When SmartLife VIA Willow Valley launched almost three years ago, it was entering new territory.
Expectations were high for the service that provides Lancaster County’s only Lifecare at Home program, and so far, those expectations have been exceeded, says Andrew Solodky, sales supervisor for SmartLife VIA Willow Valley.
“We signed our 100th member just after the beginning of this year and we are currently at 120 members,” he says. “We’re extremely proud of that.”
Through the program, participants are assigned a personal Lifecare coordinator who is an advocate and arranges care when needed, either in the member’s home, at Willow Valley Communities, or at other plan-participating communities.
As Solodky explains, SmartLife offers a complete package of home care, personal and nursing care, while safeguarding members’ assets from the rising costs of care.
He says the success of the program comes from its uniqueness.
“There’s a new option in town that allows people to remain in their home and still have the same lifecare they can get at a place like Willow Valley,” he says.
He notes that statistics show 90 percent of seniors prefer to live at home as long as possible.
“When we saw these numbers, Willow Valley started asking, ‘What else can we be offering for these Lancaster County residents?’” Solodky says. “How can we better serve them?”
Although there are not specific statistics on goals for Lifecare at Home programs, he says, actuarial studies suggest a program like SmartLife should break even at 115 members, and that should take five to seven years to accomplish.
“We’re not even celebrating our third anniversary till next month and we’ve already hit that number,” he says.
This makes SmartLife the fastest growing at-home program in the country.
Solodky says the concept of at-home programs is not new; in fact, the first at-home program started in Philadelphia about 26 years ago. Currently, there are four at-home programs in the state — in Pittsburgh, Philadelphia, Lancaster and Allentown.
Solodky says he is not aware of any other retirement communities in the county who are considering offering a similar program, but it is a popular concept nationwide.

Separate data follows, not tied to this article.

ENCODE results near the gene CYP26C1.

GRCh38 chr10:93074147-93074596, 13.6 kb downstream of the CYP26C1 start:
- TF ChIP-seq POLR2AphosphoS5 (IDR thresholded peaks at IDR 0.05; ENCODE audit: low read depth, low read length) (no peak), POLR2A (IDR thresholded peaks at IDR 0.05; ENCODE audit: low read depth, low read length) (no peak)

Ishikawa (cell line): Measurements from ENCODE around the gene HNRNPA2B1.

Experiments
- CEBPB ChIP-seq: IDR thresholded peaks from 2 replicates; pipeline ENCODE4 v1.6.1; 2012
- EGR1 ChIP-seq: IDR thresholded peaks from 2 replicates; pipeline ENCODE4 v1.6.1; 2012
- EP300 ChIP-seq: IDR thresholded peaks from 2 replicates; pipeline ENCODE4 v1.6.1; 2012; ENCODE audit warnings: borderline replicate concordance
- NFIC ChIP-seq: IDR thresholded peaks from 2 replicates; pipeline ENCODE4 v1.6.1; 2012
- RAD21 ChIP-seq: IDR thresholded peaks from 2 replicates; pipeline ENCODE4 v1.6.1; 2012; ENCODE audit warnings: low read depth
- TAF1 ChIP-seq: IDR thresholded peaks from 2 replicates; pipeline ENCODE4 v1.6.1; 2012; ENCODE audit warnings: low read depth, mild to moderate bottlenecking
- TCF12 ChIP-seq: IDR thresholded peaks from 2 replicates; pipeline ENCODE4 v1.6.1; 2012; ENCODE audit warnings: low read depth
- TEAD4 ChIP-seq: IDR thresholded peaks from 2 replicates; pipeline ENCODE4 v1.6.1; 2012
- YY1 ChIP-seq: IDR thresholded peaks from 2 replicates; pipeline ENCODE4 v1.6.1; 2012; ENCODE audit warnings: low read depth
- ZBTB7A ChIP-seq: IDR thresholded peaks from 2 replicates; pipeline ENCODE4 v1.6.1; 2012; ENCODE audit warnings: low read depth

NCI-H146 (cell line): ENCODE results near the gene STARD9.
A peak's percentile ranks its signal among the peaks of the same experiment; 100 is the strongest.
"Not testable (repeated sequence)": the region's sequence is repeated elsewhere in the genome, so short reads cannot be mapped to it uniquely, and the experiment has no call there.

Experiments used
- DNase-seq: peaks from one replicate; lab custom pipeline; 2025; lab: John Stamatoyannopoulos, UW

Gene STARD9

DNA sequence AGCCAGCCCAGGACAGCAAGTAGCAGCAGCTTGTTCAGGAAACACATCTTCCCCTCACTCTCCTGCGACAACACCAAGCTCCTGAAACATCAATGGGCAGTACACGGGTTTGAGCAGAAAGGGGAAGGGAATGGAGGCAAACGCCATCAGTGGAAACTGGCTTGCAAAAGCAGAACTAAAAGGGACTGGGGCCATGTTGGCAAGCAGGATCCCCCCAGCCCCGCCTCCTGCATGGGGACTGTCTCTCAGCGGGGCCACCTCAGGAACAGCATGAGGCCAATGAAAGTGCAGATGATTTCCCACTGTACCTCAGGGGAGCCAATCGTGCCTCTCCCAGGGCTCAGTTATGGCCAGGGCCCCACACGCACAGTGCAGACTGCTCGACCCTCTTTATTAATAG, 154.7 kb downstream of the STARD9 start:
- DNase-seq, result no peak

“There are 32 of these types of programs in the country,” he says, up from 15 just four years ago.
“These types of programs have doubled across the country and existing ones have been successful,” he says. “The idea of being able to age in place is very becoming to people. It’s very attractive. A lot of people have been in their homes a long time and can’t imagine leaving. This gives them the option to remain, with the same care and same financial protection as though they were in assisted living.”
SmartLife VIA Willow Valley offers full comprehensive coverage, he says.
“The goal is to keep people well and independent in their own home,” he says. “As their health care needs change, and they require more help, we can provide that safely to them in their home. If they need to transition to personal care or skilled nursing, we can help.”
Some customers use the program as an alternative to long-term care insurance, while others use it to supplement their insurance.
SmartLife members are a mix of people, he says, ranging in age from 63 (60 is the minimum age to join the program) to 87.
“Our average age is right around 72,” he says.
SmartLife members have used services at assisted living temporarily while recovering from illness or surgery such as knee replacement, have used in-home care, transportation services, meal delivery and rehab services at Willow Valley campuses, he says.
“We have people from all walks of life,” Solodky says. “We’re meeting them where they are.”
As for the future, he says SmartLife hopes to continue to grow within Lancaster County and eventually branch out to neighboring counties down the road.
He says people who are interested in learning more about SmartLife VIA Willow Valley can set up a one-on-one meeting or attend information sessions, including one on June 6 at the Heritage Hotel in Lancaster.
On June 27, SmartLife will hold a member panel event at the Cultural Center at Willow Valley, where members who have joined will host an open forum to answer questions about the program.
“If you’re interested in planning for your future, the best thing to do is start making plans when you are healthy and independent,” he says. “It’s much better to be proactive than reactive. It’s much more costly, and much more stressful, if you wait until you need care, to begin looking for care.”